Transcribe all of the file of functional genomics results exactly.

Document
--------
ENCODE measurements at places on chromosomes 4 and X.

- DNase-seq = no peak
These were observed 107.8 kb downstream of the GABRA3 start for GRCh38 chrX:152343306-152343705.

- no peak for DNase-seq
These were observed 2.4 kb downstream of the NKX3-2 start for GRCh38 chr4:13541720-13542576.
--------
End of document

ENCODE measurements at places on chromosomes 4 and X.

- DNase-seq = no peak
These were observed 107.8 kb downstream of the GABRA3 start for GRCh38 chrX:152343306-152343705.

- no peak for DNase-seq
These were observed 2.4 kb downstream of the NKX3-2 start for GRCh38 chr4:13541720-13542576.